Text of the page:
The proper course of action for breeding dogs
By Dr. Beth Engelbert, DVM
Wildwood Animal Hospital and Clinic LLC
The decision to breed a dog is a personal one, but it is a decision that needs a lot of time and consideration. You will be creating new lives that will be in their homes for 10 or more years. You want to make them good, healthy years.
The first thing to consider is whether the mother is healthy enough for pregnancy. Mother dogs should be fully vaccinated as they pass on immunities that protect the puppies for the first six to eight weeks of life. Both parents should be examined to evaluate for health problems such as heart disease.
Depending on the breed, hip dysplasia, hernias, overbites, or underbites may make a pet a poor candidate for parenthood. The parents’ personalities and puppies’ early experiences also shape the life of the puppies.
Many genetic diseases can afflict the puppies. Depending on the breed, tests are available to see if there is a possibility to pass them to the puppies. Fathers contribute to the genetics of the puppies and should be tested too. Examples include progressive retinal atrophy, causing blindness, and degenerative myelinopathy, causing paralysis.
Once the parents are chosen and deemed healthy, getting them to mate is next. Many people will let “nature take its course,” but sometimes this can fail. Inexperience of the male or size differences can play a role. Sometimes the females are not appreciative of the males’ advances.
Artificial insemination is an option. Some people use this option if the male does not live nearby. Pregnancy length is very predicable in dogs and based on ovulation. Determining ovulation can pinpoint the best days to breed and provide a predicted due date.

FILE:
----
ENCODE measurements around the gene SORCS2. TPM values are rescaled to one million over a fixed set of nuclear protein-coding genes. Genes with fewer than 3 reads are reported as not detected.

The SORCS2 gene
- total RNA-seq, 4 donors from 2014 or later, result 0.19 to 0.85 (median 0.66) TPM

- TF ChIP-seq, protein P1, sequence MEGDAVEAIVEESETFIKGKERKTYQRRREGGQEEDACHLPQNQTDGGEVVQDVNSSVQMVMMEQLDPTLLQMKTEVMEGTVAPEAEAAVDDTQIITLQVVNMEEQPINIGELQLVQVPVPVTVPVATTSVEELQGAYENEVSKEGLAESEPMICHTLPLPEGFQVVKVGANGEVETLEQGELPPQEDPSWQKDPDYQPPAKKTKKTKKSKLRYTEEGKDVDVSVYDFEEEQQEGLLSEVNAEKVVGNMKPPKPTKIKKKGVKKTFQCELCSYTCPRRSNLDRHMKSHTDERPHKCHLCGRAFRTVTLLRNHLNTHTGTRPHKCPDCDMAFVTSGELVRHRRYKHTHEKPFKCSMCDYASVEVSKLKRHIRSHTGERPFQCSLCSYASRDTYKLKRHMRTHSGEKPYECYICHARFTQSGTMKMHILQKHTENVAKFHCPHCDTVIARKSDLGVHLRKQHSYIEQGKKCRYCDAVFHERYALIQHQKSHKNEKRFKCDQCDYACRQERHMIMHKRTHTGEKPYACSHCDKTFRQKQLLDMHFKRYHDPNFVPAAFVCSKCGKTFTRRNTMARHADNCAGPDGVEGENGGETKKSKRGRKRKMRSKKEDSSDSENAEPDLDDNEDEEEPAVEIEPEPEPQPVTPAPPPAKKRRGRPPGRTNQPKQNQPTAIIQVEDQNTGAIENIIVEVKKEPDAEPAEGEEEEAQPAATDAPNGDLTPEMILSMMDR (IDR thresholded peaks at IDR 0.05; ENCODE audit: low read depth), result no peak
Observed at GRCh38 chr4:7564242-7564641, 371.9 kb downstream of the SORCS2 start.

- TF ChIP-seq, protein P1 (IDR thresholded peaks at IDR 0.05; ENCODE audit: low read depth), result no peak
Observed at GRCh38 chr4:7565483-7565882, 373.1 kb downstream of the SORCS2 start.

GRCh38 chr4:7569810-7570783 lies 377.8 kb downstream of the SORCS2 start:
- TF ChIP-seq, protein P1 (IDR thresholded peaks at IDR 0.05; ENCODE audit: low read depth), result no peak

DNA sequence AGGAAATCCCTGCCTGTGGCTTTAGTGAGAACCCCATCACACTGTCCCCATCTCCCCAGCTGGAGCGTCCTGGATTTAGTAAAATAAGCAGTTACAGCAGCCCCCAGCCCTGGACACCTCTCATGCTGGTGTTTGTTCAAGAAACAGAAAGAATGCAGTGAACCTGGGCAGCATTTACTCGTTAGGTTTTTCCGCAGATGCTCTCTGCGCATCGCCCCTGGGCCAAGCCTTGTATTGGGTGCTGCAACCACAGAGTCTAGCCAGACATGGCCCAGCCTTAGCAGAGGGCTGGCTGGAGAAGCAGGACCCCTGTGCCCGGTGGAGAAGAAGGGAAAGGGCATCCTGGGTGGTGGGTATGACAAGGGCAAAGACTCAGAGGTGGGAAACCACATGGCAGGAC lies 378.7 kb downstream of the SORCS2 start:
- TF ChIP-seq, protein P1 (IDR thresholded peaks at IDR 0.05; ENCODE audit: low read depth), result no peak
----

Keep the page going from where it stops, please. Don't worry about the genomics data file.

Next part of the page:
Pregnancy can be determined in about 28-30 days. Ultrasound or blood tests are frequently used. After pregnancy is confirmed, nutritional recommendations are made to keep the mother healthy and the puppies growing. Your veterinarian can help determine what is best for your pet.
As your pet’s due date approaches, it is important to have a whelping area ready in advance. Radiographs can determine how many puppies there are and how big they are. Big puppies or a small birth canal can lead to birthing problems called dystocia. A caesarian section may be needed, and many times it is an emergency. Being financially and emotionally ready is important.
Healthy dogs help make healthy puppies. Having a litter of pups is hard work but can be rewarding. Your veterinarian is there to guide your way.
Wildwood Animal Hospital and Clinic LLC is located at 210 Airpark Road in Marshfield and online at